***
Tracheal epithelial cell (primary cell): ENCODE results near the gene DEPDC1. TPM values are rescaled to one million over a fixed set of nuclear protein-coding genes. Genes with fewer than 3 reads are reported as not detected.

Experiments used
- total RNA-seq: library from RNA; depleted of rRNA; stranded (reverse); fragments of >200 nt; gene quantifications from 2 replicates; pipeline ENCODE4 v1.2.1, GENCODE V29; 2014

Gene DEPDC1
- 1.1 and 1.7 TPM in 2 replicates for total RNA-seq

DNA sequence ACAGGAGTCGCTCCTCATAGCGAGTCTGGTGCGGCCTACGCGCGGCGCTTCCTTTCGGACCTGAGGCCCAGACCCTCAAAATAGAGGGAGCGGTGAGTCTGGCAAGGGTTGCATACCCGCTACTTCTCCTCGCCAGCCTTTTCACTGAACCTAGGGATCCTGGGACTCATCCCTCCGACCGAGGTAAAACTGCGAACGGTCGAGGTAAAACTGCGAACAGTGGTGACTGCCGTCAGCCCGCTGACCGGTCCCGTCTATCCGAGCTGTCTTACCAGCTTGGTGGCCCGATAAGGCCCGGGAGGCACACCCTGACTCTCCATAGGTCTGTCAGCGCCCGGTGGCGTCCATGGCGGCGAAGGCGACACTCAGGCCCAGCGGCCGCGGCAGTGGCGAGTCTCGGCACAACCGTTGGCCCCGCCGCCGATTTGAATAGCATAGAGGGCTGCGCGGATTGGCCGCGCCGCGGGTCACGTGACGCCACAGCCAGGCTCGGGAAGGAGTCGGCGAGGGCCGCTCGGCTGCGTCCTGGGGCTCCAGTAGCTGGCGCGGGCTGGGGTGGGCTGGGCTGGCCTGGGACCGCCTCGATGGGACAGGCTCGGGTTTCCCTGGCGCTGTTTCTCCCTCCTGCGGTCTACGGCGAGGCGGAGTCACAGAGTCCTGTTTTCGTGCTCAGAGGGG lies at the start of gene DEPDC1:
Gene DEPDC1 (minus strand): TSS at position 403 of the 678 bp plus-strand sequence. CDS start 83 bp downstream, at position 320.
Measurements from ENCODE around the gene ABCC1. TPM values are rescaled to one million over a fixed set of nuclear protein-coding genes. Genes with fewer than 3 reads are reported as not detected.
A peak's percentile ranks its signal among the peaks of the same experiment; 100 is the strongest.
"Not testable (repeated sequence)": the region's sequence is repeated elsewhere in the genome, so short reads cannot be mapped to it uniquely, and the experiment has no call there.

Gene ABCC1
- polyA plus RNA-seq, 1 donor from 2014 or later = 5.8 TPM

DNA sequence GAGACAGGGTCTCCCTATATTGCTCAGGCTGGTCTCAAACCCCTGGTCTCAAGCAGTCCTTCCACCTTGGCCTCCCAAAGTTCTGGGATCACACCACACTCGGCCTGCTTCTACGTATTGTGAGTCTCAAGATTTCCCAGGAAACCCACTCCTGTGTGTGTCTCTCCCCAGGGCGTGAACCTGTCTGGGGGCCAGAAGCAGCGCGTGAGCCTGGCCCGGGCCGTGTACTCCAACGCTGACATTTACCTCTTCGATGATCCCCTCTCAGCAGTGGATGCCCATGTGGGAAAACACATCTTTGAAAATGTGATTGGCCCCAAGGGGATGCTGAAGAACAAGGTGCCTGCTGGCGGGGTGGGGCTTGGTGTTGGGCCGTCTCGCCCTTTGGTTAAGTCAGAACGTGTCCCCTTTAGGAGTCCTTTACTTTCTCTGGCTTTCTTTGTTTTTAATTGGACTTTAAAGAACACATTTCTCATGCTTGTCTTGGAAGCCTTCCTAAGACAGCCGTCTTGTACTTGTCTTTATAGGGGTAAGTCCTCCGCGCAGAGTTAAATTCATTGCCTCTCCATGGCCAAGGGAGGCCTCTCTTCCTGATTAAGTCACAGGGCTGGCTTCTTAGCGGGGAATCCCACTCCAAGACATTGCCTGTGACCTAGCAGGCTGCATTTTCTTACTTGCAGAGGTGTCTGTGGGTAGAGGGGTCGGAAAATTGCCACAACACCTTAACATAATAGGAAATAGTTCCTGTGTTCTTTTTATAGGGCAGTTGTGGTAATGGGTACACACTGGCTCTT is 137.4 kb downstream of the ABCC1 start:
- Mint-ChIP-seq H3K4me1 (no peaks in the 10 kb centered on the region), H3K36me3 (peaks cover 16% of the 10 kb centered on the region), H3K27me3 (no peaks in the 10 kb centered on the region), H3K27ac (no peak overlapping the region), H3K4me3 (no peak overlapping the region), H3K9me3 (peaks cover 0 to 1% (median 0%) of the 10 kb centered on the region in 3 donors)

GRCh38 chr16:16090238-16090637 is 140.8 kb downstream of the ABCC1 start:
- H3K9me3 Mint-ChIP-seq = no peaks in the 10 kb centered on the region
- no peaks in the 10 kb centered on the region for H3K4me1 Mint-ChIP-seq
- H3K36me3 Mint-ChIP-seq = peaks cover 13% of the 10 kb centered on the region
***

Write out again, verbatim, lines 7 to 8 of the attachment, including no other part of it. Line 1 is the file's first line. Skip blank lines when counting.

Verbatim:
Gene DEPDC1 (minus strand): TSS at position 403 of the 678 bp plus-strand sequence. CDS start 83 bp downstream, at position 320.
Measurements from ENCODE around the gene ABCC1. TPM values are rescaled to one million over a fixed set of nuclear protein-coding genes. Genes with fewer than 3 reads are reported as not detected.